Ethics Cases: Do they Elicit Different Levels of Ethical Reasoning?

Belinda Kenny, Michelle Lincoln, Felicity Killian

Research output: Contribution to journalArticle

3 Citations (Scopus)

Abstract

Ethics education is widely accepted as a fundamental component of health care professionals’ personal and professional development (Goldie 2000). Universities must be satisfied that students have reached a minimum standard of ethical competence as well as clinical competence before they enter their chosen professions (Wong and Cheung 2003). However, educators have questioned whether bioethics courses adequately prepare graduates to manage the ethical issues they experience in professional practice (Elkin 2004). Student evaluations indicate formal ethics courses are helpful for introducing theoretical concepts but provide limited strategies for responding to practice dilemmas (West and Chur-Hansen 2004).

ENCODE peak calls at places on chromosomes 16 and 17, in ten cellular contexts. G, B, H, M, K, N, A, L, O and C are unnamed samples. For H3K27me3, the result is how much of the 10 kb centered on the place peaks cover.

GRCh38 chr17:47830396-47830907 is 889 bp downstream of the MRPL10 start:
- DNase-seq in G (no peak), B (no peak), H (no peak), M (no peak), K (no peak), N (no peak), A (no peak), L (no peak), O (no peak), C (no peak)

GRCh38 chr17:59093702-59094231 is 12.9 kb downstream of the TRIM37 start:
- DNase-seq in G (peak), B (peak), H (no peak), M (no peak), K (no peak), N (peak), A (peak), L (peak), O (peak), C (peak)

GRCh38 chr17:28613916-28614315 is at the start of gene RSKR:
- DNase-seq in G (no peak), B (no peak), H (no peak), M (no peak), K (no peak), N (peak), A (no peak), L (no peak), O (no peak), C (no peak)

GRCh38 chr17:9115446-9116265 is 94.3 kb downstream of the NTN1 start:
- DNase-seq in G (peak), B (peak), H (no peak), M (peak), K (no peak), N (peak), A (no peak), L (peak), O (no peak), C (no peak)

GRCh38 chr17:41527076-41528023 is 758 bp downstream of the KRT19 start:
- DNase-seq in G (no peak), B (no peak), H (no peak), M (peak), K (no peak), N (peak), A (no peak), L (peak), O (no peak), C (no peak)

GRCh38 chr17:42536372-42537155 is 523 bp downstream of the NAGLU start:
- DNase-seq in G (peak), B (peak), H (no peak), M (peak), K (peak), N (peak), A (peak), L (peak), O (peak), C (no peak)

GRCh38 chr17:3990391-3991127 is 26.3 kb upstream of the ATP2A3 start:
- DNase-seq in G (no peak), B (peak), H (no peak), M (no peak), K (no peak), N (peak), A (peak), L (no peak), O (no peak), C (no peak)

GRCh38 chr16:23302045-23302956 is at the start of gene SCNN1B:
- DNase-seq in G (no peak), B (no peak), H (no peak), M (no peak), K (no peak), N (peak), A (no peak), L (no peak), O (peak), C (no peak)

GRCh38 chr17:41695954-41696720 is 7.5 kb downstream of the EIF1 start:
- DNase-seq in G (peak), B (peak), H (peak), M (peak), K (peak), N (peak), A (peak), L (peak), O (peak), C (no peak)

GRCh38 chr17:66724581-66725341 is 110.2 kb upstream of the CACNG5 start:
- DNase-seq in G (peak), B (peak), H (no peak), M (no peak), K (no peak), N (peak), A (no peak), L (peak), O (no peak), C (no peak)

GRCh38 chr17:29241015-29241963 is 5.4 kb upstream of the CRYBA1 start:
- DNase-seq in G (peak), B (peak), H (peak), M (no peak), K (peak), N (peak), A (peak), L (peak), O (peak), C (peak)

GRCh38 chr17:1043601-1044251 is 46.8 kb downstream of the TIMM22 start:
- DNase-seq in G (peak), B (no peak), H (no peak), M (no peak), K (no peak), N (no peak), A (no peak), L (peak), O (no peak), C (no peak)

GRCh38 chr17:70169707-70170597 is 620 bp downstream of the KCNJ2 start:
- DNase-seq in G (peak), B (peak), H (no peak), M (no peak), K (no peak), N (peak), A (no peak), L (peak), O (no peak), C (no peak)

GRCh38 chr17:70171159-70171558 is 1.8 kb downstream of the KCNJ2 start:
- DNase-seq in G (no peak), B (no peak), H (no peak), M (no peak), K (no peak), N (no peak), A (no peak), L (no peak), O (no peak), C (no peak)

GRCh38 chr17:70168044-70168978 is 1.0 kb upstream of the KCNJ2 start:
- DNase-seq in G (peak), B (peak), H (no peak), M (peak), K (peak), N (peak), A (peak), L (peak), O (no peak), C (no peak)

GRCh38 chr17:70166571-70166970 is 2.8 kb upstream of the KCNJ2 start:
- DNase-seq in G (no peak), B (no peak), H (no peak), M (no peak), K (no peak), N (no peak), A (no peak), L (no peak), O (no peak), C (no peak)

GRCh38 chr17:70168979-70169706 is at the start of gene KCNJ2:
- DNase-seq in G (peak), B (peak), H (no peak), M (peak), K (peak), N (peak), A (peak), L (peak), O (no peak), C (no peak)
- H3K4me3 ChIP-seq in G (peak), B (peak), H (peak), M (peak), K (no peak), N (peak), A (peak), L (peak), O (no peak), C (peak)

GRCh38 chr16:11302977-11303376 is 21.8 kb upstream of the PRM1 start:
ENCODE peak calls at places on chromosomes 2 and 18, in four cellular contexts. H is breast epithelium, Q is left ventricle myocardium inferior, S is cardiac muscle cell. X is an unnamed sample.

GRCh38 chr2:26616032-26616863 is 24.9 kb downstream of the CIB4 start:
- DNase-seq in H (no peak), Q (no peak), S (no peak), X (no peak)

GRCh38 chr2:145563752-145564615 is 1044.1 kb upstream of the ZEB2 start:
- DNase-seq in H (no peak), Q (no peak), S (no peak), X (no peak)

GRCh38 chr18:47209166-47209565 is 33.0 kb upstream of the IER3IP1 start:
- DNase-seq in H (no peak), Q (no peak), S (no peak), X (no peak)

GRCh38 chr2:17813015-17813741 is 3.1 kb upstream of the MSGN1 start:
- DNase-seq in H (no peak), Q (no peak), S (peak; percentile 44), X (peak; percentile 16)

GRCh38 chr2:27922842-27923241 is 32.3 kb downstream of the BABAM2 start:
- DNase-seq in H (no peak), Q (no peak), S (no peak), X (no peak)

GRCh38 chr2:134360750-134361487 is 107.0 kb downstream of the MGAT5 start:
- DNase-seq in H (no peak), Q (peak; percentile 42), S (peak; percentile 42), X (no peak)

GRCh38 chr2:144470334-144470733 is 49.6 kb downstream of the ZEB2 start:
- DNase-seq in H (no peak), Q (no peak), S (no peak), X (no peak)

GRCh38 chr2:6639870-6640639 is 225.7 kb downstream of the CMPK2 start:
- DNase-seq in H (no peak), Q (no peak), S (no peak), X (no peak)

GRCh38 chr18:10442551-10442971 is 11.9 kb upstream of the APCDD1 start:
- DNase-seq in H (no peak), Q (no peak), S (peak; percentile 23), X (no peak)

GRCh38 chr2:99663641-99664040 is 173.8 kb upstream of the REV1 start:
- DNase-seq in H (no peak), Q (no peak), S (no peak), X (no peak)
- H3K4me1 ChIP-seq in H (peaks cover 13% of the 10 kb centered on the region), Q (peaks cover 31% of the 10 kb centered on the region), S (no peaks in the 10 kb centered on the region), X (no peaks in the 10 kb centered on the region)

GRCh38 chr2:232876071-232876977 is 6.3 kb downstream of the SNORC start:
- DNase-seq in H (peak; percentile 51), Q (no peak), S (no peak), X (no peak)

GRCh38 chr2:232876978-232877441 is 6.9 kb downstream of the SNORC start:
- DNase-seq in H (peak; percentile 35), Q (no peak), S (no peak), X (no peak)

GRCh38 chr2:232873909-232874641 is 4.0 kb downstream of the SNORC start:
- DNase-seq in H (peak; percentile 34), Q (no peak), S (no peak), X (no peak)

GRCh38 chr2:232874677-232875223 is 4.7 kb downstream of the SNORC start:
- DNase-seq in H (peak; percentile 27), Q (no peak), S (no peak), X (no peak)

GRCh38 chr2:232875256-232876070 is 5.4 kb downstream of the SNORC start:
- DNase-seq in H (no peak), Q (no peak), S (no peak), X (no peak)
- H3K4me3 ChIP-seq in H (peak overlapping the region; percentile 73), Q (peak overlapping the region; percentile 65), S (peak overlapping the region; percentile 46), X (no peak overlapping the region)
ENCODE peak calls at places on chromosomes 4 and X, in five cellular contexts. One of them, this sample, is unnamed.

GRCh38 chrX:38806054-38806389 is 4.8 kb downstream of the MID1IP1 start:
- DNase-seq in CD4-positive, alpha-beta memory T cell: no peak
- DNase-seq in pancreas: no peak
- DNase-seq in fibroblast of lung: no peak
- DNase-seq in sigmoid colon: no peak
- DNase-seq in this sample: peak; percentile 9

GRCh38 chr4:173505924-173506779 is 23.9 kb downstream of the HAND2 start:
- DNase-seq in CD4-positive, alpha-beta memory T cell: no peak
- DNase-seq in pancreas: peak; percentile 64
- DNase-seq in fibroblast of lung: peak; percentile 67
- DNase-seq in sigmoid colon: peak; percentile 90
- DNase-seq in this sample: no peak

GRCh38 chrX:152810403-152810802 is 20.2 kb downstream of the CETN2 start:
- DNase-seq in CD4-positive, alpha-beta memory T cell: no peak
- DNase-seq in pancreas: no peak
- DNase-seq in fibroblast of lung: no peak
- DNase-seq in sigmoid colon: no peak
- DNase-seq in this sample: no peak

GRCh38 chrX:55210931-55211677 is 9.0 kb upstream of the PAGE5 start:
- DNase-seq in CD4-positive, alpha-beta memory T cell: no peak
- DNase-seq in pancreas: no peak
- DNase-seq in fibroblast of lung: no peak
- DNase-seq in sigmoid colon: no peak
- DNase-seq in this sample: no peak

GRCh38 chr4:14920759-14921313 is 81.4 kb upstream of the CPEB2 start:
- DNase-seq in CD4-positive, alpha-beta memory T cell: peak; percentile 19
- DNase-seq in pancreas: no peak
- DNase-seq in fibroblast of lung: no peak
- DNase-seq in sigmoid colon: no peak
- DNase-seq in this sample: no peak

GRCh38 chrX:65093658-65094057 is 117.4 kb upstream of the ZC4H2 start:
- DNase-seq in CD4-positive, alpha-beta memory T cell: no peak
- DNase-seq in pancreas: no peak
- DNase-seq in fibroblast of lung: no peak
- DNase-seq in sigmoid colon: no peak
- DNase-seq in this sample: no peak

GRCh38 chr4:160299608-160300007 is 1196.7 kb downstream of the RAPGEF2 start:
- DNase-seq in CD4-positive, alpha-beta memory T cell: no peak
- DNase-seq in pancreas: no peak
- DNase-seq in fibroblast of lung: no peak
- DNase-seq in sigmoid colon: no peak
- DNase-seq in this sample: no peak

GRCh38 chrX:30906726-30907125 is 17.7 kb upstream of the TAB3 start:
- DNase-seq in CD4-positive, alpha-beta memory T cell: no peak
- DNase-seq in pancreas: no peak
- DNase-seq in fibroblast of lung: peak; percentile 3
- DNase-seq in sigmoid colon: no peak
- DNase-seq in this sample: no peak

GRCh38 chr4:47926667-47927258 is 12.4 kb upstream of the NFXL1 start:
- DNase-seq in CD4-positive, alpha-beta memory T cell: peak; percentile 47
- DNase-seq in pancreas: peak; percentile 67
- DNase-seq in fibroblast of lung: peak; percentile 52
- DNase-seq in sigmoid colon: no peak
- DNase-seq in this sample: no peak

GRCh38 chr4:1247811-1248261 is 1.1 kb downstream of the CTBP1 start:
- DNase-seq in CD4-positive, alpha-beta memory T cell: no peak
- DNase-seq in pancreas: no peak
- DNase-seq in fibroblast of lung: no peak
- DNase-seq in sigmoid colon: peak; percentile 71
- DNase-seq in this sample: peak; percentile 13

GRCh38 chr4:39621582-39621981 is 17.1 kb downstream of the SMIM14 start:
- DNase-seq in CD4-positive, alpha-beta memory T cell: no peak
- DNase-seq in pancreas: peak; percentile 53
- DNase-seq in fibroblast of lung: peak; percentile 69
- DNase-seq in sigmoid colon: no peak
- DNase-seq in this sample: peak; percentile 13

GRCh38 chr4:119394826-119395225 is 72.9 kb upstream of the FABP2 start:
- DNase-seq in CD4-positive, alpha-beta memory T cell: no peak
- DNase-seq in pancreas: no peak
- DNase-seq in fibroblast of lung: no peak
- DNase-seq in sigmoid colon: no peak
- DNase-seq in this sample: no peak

Original languageEnglish
Pages (from-to)259-275
Number of pages17
JournalJournal of Academic Ethics
Volume13
Issue number3
DOIs
Publication statusPublished - 2 Sep 2015
Externally publishedYes

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